Sounding off: Who has the best music for phones?
Online music replaced CDs and cassettes for most people years ago. But now that 73 percent of people between 18 and 64 years old in Korea have a smartphone, according to Google Korea, music services for smartphones are replacing MP3 players and computer-based music apps.
In Korea, the top digital music service providers are MelOn (run by an affiliate of SK Telecom), Mnet (operated by CJ E&M), Genie (run by KT) and Bugs, and as they shift from personal computers to smartphone apps, the competition is only heating up.
Rather than just competing on price, these services have recently been promoting their allegedly unique sound quality, using rather ambiguous phrases like “high-definition sounds,” “three-dimensional sounds” and “sound enhancement solutions.” Some sensitive-eared listeners also claim that the sound quality of each app is different.
But how different is the sound quality, really? Can the average ear hear the difference?
“Who listens to music because of the sound quality?” asked Park Byeong-jun, the music producer who oversaw Cho Yong-pil’s recent hit album “Hello.” “People listen to music because they like the song, the lyrics.”
How it was done
All tests were done in the form of mobile streaming, the most common way people enjoy music these days, according to a survey by our newspaper.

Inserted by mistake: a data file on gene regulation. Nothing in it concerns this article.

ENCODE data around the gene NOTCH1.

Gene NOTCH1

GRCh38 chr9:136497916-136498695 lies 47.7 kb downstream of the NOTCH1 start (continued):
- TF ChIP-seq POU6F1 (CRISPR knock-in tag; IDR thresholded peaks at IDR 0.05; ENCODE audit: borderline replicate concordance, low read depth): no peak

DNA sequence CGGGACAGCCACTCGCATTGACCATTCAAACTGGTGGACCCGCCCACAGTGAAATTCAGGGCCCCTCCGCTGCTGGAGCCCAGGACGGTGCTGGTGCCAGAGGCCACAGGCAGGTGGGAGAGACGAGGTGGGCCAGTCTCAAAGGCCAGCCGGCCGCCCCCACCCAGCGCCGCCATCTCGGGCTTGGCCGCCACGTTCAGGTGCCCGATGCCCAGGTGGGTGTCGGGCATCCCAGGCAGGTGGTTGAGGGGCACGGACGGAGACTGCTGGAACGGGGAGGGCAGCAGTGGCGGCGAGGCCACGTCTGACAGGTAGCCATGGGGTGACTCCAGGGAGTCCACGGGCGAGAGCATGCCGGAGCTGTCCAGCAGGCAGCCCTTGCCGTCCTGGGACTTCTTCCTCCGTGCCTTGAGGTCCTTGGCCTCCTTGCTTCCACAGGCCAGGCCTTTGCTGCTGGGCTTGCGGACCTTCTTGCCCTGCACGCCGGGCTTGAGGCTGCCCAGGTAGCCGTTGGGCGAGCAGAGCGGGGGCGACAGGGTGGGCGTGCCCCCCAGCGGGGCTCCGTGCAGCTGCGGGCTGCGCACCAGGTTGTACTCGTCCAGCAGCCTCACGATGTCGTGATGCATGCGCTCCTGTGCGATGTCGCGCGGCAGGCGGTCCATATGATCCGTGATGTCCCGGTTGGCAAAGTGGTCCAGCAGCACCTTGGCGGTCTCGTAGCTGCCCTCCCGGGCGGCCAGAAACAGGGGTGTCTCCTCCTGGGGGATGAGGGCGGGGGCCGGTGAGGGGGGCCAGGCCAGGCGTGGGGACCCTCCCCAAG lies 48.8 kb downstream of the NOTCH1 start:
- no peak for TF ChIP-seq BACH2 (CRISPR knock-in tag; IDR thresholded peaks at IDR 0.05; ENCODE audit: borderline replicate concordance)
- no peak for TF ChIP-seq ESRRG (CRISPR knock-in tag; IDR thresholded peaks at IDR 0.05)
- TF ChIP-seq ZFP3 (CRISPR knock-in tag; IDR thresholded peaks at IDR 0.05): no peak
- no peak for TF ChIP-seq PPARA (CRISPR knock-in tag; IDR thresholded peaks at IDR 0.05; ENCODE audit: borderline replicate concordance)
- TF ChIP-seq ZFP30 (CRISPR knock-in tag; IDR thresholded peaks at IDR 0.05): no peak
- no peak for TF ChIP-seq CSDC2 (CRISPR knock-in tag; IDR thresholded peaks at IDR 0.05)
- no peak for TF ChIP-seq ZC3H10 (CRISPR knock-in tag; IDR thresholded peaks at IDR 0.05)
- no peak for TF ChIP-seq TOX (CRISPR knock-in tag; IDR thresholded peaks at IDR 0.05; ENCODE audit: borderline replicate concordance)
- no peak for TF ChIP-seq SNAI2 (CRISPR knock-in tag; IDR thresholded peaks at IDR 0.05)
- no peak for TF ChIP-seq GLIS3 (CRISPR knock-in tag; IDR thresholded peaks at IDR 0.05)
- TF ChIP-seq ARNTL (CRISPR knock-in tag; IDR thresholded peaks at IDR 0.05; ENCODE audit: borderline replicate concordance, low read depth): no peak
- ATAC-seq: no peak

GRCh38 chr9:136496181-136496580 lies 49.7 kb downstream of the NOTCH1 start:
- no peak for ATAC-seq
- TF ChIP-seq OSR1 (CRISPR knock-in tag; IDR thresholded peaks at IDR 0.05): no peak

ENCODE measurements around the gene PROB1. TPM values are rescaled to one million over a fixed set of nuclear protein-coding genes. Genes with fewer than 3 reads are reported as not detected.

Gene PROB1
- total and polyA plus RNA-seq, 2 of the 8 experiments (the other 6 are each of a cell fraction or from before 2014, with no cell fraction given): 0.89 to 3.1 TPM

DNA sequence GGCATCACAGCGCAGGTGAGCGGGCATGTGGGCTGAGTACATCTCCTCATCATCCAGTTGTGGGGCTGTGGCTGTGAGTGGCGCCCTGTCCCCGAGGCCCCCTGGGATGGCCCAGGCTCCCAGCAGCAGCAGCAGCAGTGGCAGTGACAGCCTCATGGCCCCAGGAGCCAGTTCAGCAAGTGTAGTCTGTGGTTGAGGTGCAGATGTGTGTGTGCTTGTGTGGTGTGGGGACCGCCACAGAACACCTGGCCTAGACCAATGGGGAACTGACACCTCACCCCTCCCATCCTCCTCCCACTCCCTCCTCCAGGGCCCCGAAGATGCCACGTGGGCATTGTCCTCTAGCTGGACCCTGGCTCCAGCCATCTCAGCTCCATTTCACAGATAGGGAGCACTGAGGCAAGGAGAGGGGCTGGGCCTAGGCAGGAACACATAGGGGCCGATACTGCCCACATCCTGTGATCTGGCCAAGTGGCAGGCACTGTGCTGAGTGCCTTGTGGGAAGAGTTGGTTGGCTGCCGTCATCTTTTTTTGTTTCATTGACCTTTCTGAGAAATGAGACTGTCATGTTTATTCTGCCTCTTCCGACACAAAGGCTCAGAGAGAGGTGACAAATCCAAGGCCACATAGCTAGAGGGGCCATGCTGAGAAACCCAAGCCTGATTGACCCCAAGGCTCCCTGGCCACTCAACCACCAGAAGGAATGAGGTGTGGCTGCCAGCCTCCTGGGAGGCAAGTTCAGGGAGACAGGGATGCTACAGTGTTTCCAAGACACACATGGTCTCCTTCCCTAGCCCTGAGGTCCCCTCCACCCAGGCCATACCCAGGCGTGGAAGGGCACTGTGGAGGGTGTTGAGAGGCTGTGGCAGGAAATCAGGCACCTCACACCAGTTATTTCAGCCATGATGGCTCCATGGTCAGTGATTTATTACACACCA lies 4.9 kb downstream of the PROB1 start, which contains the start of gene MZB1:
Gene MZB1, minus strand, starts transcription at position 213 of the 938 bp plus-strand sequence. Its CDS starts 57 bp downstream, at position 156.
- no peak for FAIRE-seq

Of the 56 non-professionals, aged 18 to 33, who were surveyed, 59 percent (or 33 people) said they usually listen to music through streaming services on their smartphones, while 14 percent said they usually opt for downloading on their smartphones. Thirteen percent said they prefer to stream music on their personal computers and 8.9 percent said they listen to downloads on their computer.
The four mobile music apps tested were MelOn, Mnet, Genie and Bugs. Of those, the first three provide streaming up to 360 kbps (kilobits per second), which is generally considered high-quality sound. They also offer 192 kbps and 128 kbps options.
Bugs does not offer 360 kbps, however, it does offer a sound-enhancement solution called “Radsone,” but only for iPhones. So although we decided to use Samsung Electronics’ Galaxy S2 for our tests, for Bugs, we made an exception and used the iPhone5 instead.
We played the same song for all tests, Cho Yong-pil’s “Bounce,” for three reasons. It was one of the biggest hits during the first half of this year, it appeals to both younger and older people and it is known to be a song that engineers really emphasized sound quality throughout its production.
We divided the testers into four groups and played “Bounce” using the various apps in a different order for each group. We played the song for one minute from the start.
Most can’t tell ‘high-definition’
Before we tested which of the four music apps people liked, first we tested which level of sound quality people preferred.
Surprisingly, the majority - 34 percent - picked the lowest quality as their favorite, followed by 32 percent that picked high-quality. Thirteen percent said that they hear no difference among the three.
As we compared their answers to they way they enjoy music, we also found that those who listen to music through mobile streaming tend to prefer low-quality sounds, while those that listen to music on their computer tend to prefer high quality. Ironically, the participants who said they use high-end headphones when enjoying music also tended to prefer low-quality sound compression.